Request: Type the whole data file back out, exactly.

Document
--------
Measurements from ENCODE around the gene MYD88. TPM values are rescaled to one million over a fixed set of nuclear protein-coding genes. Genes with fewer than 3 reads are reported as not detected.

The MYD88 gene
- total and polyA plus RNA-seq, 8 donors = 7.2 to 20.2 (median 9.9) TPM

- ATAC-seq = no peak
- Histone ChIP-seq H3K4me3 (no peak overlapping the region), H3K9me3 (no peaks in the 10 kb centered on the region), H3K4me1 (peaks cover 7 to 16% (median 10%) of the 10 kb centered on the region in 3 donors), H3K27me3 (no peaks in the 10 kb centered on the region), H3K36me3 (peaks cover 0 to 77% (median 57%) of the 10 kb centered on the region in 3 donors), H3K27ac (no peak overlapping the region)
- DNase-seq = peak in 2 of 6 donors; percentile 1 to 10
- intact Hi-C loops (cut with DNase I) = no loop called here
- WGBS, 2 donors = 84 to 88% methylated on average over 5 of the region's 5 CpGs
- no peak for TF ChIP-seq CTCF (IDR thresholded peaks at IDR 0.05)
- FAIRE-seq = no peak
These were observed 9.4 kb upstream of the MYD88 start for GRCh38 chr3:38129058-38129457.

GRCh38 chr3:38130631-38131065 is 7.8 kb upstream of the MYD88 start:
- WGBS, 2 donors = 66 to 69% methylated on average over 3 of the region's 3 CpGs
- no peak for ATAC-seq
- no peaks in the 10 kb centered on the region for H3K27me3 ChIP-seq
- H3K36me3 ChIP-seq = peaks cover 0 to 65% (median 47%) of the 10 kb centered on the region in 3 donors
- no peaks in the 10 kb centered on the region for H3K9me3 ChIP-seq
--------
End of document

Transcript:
Measurements from ENCODE around the gene MYD88. TPM values are rescaled to one million over a fixed set of nuclear protein-coding genes. Genes with fewer than 3 reads are reported as not detected.

The MYD88 gene
- total and polyA plus RNA-seq, 8 donors = 7.2 to 20.2 (median 9.9) TPM

- ATAC-seq = no peak
- Histone ChIP-seq H3K4me3 (no peak overlapping the region), H3K9me3 (no peaks in the 10 kb centered on the region), H3K4me1 (peaks cover 7 to 16% (median 10%) of the 10 kb centered on the region in 3 donors), H3K27me3 (no peaks in the 10 kb centered on the region), H3K36me3 (peaks cover 0 to 77% (median 57%) of the 10 kb centered on the region in 3 donors), H3K27ac (no peak overlapping the region)
- DNase-seq = peak in 2 of 6 donors; percentile 1 to 10
- intact Hi-C loops (cut with DNase I) = no loop called here
- WGBS, 2 donors = 84 to 88% methylated on average over 5 of the region's 5 CpGs
- no peak for TF ChIP-seq CTCF (IDR thresholded peaks at IDR 0.05)
- FAIRE-seq = no peak
These were observed 9.4 kb upstream of the MYD88 start for GRCh38 chr3:38129058-38129457.

GRCh38 chr3:38130631-38131065 is 7.8 kb upstream of the MYD88 start:
- WGBS, 2 donors = 66 to 69% methylated on average over 3 of the region's 3 CpGs
- no peak for ATAC-seq
- no peaks in the 10 kb centered on the region for H3K27me3 ChIP-seq
- H3K36me3 ChIP-seq = peaks cover 0 to 65% (median 47%) of the 10 kb centered on the region in 3 donors
- no peaks in the 10 kb centered on the region for H3K9me3 ChIP-seq